THIS summer I considered buying a cottage and even got to the point where I went out and looked at one. Of course, I am always admiring cottage properties from my canoe, but this time I actually got a real estate agent and a key, and we drove out. Mind you, like most people, I have a limited budget for cottages - the one we were going to look at was definitely on the cheap side. It was a fine afternoon for an outing, and the weather and the time of year, combined with the act of having sneaked away from the office, made for a festive feeling. Even my real estate agent seemed to be happy to be out of the city.
He had never seen the property before and he was not very good at navigation, so it took us quite a while to find the place. We kept getting diverted onto narrow, winding, hilly roads that, in all fairness, even his photocopied square of topographical map did not show. We had to keep backtracking to where we had branched off. It was fortunate that I had volunteered to bring my truck, because the road kept dwindling. From smooth gravel, overhung by trees, it became two deep ruts across an abandoned pasture. Near the end it climbed ridges back into the forest.
At the ridge crests, the granite, like dinosaur bones, often erupted through the gravel and transected the road. We fishtailed up the hills in the loose gravel and then braked at the top, to ease over the pinkish stone ribs, cringing, waiting for the squeal of rock against the oil pan.
The description of the property said it was secluded. We parked the truck on the grass and took a steep footpath up the ridges. Leaves rustled overhead, vibrant with sunlight, and the big dragonflies diving in the air had eliminated most of the black flies. For about 10 minutes we followed the path, skirting a swamp and crossing a pasture overgrown with junipers and lilacs, until we came to an old dam where a long, thin bay drained into a creek. We crossed the dam, stepping over a break in the middle through which the torrent plunged into a beaver dam. Torpedo-shaped suckers circled in a pool of tobacco-brown water above the dam.
On the other side of the dam there was still no sign of the cottage. In fact, even the path had vanished. We rammed through the undergrowth until we broke into a clearing sloping down to the lake. The cottage stood at the center of this space, its white walls glowing with sunlight, clumps of birch trees at its front corners. The bark of the birch trees gleamed softly, like white gold, and the water danced in sun and breeze.
Like successful explorers at the end of a long, difficult quest, we were immediately enthusiastic about our grail, this small particleboard structure with its green tar-paper roof. Zealously we inspected the sturdy concrete footings, the three tiny, uninsulated, unpaneled rooms. (``It's unspoiled,'' we said.) We looked up into the rafters at the kerosene lantern hanging there. We extolled the solidity of the stone fireplace and said how quickly it would heat the small rooms. We noted with approval how close together the studs were. We were amused by the smooth yellow hole the chipmunk had chewed in the particleboard beside the fireplace. We inspected the outhouse, noting that the porcupines had not attacked it yet, and the steel storage shed. We leaned against trees on the shoreline and pointed to the islands on the dancing water. We praised the cottage's perfect privacy.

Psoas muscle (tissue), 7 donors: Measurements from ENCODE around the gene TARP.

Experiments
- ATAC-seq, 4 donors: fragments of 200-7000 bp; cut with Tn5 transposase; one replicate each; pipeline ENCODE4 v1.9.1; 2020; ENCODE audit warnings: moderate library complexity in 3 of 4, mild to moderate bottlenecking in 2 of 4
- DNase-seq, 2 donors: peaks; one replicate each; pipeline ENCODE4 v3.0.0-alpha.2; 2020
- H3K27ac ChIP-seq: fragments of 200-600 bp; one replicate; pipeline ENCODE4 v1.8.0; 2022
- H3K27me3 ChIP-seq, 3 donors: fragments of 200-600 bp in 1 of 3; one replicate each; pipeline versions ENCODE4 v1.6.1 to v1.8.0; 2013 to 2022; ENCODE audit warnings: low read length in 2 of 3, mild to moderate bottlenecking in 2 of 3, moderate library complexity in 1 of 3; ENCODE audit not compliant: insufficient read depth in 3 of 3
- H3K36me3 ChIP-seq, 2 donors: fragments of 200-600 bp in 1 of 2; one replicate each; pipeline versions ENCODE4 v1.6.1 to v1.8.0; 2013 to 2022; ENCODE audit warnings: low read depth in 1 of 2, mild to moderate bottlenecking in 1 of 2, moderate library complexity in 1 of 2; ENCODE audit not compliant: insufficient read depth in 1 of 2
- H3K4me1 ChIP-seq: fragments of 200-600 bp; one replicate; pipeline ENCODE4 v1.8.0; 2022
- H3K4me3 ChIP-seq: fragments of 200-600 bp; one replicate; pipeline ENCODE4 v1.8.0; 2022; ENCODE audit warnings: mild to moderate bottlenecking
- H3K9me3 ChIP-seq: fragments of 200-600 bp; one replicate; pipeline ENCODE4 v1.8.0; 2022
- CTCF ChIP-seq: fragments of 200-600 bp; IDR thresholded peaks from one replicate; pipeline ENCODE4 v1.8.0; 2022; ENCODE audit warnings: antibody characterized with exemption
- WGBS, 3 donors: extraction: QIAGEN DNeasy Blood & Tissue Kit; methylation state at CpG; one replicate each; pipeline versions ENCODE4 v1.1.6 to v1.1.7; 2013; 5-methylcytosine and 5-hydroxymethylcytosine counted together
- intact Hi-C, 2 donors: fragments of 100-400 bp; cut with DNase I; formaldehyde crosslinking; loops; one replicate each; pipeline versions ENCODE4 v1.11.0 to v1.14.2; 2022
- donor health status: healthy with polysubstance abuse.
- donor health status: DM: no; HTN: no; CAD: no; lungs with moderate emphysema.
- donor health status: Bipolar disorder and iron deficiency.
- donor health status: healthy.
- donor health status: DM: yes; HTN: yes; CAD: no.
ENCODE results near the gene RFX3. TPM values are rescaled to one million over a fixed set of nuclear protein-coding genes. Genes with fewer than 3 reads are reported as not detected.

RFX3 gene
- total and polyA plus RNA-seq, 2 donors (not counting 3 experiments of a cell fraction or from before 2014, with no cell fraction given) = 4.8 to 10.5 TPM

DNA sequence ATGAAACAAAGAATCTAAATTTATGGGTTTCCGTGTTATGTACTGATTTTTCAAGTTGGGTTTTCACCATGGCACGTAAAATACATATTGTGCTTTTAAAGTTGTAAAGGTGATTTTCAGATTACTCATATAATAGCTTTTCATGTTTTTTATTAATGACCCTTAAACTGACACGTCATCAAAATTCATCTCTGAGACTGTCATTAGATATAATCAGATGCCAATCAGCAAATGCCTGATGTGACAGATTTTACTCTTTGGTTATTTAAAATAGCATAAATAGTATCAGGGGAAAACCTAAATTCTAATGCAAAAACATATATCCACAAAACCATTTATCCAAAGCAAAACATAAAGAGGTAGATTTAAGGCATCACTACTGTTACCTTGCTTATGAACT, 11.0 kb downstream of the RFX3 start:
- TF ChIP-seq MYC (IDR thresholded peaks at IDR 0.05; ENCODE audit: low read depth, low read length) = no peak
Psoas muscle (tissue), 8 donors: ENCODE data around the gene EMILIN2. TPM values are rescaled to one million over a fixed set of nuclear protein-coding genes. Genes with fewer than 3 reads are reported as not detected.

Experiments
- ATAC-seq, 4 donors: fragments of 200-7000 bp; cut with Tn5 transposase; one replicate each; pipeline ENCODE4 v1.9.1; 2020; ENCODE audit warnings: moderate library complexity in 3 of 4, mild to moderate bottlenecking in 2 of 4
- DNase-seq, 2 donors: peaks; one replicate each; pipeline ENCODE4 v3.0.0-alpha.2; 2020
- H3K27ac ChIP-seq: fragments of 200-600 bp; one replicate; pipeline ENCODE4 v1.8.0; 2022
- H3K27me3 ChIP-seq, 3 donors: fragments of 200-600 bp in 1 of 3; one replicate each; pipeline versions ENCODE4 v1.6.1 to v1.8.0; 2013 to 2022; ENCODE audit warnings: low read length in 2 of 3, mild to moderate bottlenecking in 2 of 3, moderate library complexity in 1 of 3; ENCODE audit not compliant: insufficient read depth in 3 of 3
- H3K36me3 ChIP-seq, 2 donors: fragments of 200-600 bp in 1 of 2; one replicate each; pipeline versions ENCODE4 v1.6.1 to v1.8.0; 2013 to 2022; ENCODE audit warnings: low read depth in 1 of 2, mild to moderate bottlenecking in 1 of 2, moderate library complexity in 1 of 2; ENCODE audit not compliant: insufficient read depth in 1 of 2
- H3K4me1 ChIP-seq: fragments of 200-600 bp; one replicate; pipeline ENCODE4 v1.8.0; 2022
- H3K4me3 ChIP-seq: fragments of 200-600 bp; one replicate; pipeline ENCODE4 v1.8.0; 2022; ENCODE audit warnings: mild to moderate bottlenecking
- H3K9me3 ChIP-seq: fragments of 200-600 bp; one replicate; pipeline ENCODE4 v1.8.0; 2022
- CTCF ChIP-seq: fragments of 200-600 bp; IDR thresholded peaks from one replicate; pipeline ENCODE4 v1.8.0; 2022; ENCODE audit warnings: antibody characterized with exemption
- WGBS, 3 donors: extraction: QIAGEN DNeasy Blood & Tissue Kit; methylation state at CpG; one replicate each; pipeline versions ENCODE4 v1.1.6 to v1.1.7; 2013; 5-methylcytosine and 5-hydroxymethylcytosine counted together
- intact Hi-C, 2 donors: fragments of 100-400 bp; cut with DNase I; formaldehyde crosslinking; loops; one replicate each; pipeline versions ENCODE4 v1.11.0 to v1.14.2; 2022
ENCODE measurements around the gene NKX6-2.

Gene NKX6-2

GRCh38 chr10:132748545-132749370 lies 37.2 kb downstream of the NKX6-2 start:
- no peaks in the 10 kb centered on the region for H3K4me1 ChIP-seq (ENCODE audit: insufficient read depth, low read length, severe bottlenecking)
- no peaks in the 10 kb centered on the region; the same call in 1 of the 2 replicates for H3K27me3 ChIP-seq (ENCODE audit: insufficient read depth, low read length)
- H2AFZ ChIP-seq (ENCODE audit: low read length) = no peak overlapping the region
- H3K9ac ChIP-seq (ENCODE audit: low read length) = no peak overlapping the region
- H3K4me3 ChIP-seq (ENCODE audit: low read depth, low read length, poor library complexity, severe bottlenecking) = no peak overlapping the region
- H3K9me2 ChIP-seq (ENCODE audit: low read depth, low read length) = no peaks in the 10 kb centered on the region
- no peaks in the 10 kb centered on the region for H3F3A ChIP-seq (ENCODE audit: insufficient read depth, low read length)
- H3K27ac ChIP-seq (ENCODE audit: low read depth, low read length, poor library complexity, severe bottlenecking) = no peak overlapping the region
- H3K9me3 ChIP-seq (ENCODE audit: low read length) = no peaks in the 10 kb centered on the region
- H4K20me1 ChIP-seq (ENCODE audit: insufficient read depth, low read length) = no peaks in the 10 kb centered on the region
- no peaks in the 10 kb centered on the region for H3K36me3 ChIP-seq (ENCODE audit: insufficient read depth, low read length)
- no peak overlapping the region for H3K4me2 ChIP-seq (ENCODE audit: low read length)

``I'd put on siding,'' I said, ``and insulate the walls.''
``You could just staple plastic over the insulation,'' my real estate agent said, ``or buy the cheapest wall paneling from a lumberyard. You don't need it to be fancy.''
``I'd transplant some of the lilacs from the pasture to the clearing.''
Cottage fever had gripped us. Standing by the water, looking across the lake, even my agent, normally phlegmatic, said, ``If you don't buy it, Terry, I will.''
Of course, I didn't buy it, and neither did my agent. As I said, it was cottage fever, a condition brought on by summer after a long winter in Northern latitudes, and by memories of endless summers at the lake, of calm, mirror evenings when voices carried across the water, and of moonlight walks along the beach. The activities of these memories occurred at cottages where our parents or hosts were responsible for most of the work a cottage entails. The enthusiasm abates when one contemplates the work or removes oneself from the vicinity of the water - usually a combination of the two works best. (In the fall it cools of its own accord, as you can tell from all the ``for sale'' signs that sprout in front of cottages after Labor Day.)
No, I did not buy that secluded cabin. Once I was back at my suburban house, I thought of my friends with cottages. Waking up at 4 a.m. to a gnawing sound outside the bedroom wall and stumbling outside in pajamas to find a beaver about to drop a poplar tree across the roof. Or discovering in the spring that the ice has swept out the dock, or the center supports of the boathouse, or (the very next year) its entire foundation.
In the case of the cottage I looked at, I realized, once I was back home, that it would take about three trips loaded with luggage and groceries for the novelty of the lovely walk to wear off. Or the first time I left something I needed back at the truck, in the pouring rain. That said, it took a while for cottage fever to abate this year. It started to when I met a friend I hadn't seen in a while.
``How are you?'' I asked.
``I'm happy as a lark,'' he crowed. ``I feel as if a giant burden has been lifted from my shoulders.''
``How come?'' I asked.
``I've just sold my cottage.''